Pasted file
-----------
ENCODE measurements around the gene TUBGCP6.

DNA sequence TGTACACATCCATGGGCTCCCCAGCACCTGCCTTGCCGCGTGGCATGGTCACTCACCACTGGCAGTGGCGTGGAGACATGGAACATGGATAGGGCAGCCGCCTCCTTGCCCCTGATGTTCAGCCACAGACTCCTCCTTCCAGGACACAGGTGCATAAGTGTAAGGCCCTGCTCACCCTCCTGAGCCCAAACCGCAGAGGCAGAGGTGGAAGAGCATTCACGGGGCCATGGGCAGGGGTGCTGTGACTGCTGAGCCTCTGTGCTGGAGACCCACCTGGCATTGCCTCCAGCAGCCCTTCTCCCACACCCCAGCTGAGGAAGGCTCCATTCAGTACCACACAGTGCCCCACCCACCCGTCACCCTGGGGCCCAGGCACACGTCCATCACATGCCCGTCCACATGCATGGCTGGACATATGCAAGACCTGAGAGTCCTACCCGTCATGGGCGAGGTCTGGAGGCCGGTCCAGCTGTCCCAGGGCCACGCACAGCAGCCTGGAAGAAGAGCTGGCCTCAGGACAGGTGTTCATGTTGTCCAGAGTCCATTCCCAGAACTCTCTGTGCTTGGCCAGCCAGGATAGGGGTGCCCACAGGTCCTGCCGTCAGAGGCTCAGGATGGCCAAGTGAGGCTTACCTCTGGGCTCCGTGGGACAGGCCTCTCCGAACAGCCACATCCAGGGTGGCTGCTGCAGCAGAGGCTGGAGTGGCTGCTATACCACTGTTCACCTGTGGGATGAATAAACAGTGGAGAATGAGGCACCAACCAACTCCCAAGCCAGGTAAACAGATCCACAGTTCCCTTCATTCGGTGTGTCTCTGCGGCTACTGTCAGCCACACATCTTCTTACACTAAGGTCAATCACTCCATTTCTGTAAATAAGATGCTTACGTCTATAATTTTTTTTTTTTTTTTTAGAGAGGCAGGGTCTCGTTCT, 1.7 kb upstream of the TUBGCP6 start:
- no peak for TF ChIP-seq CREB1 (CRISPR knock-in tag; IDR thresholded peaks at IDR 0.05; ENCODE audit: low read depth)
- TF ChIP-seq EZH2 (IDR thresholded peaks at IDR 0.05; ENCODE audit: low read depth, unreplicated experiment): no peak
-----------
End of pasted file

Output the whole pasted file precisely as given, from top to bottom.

ENCODE measurements around the gene TUBGCP6.

DNA sequence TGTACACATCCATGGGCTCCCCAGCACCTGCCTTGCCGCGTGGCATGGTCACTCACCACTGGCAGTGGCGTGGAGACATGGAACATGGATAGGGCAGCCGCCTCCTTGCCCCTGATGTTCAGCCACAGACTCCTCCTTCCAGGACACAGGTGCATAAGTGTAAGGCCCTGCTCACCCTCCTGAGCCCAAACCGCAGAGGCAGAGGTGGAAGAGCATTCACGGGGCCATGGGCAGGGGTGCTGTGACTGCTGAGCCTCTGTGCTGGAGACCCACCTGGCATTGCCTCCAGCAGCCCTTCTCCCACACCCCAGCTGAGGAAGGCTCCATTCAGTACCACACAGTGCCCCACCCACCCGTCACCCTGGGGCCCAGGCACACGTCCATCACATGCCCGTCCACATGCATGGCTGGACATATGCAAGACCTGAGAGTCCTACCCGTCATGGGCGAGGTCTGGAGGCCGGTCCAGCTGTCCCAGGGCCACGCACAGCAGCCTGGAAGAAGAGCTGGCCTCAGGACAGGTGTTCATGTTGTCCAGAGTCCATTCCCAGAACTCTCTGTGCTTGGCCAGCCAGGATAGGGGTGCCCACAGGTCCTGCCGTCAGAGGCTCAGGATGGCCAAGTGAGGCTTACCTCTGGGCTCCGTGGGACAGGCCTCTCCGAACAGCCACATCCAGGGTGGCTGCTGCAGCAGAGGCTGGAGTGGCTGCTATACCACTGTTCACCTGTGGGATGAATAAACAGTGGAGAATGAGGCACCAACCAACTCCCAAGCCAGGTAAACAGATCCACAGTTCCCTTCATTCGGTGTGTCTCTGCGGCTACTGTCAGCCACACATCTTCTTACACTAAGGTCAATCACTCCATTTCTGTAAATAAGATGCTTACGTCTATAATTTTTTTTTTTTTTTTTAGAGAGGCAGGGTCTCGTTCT, 1.7 kb upstream of the TUBGCP6 start:
- no peak for TF ChIP-seq CREB1 (CRISPR knock-in tag; IDR thresholded peaks at IDR 0.05; ENCODE audit: low read depth)
- TF ChIP-seq EZH2 (IDR thresholded peaks at IDR 0.05; ENCODE audit: low read depth, unreplicated experiment): no peak